Mutia Adisoma

Correspondent

  • Bali, Indonesia, Asia

Mutia Adisoma is a correspondent who lives in Bali and covers the island for Forbes Travel Guide. She is constantly on the lookout for what’s new — from hotel openings to visiting international chefs to the hottest spa treatments. Born in the U.S., she worked in Japan and Philadelphia before making her way back to Asia to become editor at a Bali travel and lifestyle magazine. When Adisoma isn’t sampling the latest eight-course degustation menu, you’ll find her sipping coconut water at a roadside stall or taking in one of Bali’s awe-inducing sunsets.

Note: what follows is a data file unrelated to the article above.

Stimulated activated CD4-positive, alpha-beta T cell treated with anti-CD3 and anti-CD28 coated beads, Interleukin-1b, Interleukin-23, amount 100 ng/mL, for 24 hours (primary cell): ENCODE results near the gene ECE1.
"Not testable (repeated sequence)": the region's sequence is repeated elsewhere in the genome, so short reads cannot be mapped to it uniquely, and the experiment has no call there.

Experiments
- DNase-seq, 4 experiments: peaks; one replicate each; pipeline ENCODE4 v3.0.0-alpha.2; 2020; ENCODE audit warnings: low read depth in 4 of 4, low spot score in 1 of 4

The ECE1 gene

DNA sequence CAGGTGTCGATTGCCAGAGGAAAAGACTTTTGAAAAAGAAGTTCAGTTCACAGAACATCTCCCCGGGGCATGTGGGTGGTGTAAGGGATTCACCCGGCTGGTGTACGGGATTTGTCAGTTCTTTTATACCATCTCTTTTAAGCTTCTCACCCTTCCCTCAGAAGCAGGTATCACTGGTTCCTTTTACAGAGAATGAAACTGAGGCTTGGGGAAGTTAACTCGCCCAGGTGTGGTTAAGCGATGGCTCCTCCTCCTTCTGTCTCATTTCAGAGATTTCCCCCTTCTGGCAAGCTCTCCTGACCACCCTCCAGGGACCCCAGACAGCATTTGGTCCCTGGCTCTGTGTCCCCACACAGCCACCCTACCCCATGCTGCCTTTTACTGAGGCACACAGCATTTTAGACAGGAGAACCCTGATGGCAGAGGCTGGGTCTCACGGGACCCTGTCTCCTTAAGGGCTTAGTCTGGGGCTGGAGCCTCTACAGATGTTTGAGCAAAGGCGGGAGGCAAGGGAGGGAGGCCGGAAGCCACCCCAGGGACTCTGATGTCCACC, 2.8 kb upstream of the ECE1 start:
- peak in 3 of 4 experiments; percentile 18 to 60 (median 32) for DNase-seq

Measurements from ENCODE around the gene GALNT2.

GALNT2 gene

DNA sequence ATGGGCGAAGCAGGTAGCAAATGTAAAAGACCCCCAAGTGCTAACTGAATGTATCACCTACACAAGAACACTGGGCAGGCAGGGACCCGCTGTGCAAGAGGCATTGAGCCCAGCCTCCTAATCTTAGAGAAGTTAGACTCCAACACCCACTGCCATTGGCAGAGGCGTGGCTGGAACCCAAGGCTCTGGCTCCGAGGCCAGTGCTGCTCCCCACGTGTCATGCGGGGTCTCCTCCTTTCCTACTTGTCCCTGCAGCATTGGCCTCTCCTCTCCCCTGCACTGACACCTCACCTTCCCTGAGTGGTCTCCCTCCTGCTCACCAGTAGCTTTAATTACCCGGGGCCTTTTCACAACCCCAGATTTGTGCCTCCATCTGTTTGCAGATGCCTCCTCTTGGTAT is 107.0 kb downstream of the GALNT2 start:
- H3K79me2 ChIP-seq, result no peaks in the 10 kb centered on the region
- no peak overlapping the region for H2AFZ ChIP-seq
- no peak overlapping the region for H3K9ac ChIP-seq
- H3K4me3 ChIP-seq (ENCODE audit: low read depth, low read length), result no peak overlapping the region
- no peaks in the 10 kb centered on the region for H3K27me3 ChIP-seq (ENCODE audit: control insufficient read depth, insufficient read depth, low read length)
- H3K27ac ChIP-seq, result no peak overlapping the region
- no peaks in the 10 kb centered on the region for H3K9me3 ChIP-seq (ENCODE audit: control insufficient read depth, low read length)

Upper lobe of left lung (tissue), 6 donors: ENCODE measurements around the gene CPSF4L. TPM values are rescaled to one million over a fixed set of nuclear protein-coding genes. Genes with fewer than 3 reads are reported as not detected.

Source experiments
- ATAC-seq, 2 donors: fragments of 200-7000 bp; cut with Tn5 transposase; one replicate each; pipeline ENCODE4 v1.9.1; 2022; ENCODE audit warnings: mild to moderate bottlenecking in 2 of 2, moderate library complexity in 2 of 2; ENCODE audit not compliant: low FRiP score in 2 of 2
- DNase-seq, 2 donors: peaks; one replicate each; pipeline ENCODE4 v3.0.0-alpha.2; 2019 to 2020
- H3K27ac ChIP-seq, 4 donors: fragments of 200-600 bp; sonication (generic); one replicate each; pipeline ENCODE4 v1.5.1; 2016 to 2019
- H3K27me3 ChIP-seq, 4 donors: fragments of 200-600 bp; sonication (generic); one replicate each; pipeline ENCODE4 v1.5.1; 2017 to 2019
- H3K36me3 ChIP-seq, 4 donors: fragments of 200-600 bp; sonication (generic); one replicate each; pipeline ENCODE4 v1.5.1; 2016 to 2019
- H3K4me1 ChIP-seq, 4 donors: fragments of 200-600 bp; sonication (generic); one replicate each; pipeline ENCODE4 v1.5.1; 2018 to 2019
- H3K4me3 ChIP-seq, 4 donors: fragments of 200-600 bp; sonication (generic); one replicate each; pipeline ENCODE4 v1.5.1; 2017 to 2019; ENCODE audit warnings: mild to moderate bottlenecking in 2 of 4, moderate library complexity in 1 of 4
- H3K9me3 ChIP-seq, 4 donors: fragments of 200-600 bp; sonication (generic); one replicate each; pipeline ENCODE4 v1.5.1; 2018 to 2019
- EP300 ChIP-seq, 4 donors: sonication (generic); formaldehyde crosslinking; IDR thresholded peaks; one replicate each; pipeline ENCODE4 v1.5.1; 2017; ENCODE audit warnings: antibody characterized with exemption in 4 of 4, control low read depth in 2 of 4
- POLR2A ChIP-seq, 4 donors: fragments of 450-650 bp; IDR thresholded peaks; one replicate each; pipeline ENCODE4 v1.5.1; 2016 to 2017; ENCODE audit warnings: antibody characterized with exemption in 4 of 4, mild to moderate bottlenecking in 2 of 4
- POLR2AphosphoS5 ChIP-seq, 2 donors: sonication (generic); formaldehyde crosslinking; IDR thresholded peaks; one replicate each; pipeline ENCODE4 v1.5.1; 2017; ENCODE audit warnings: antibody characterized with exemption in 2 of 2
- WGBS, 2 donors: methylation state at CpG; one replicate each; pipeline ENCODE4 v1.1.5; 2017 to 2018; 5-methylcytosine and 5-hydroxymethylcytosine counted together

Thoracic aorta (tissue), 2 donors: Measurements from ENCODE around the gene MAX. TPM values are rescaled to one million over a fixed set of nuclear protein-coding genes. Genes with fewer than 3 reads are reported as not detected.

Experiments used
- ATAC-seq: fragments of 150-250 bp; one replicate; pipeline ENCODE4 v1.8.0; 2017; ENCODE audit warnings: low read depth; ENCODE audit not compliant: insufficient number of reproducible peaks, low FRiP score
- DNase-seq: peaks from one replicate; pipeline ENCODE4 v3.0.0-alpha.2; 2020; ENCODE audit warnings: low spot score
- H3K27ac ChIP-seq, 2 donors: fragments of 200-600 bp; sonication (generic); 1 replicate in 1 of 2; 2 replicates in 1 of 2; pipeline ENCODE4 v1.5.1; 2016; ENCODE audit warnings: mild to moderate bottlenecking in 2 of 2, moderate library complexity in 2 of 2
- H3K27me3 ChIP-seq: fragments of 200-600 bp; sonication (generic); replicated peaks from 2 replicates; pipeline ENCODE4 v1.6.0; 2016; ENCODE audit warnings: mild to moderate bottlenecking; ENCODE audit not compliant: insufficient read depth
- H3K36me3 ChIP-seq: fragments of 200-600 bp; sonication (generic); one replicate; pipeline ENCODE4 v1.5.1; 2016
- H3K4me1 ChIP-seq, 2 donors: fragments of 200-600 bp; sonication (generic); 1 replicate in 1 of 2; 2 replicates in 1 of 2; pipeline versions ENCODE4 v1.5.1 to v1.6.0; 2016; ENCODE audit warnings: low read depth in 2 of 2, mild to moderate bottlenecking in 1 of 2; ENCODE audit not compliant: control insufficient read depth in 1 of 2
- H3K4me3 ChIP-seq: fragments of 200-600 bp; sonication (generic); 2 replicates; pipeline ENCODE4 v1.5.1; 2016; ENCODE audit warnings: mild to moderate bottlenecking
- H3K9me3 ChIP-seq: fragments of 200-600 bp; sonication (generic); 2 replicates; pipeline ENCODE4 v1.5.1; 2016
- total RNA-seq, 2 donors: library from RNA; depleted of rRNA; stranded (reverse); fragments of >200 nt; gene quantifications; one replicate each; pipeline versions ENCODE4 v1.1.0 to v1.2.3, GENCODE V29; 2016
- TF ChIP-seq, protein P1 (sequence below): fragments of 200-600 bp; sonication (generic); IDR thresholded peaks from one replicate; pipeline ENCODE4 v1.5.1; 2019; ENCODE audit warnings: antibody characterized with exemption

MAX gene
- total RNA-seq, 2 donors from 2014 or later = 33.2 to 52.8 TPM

• On April 30, 2013
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    Mutia Adisoma is now following Sandra Barron
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    Amelia Hagen is now following Mutia Adisoma
  • On April 30, 2013
    Mutia Adisoma answered the question: Mutia Adisoma

    What language is spoken in Bali?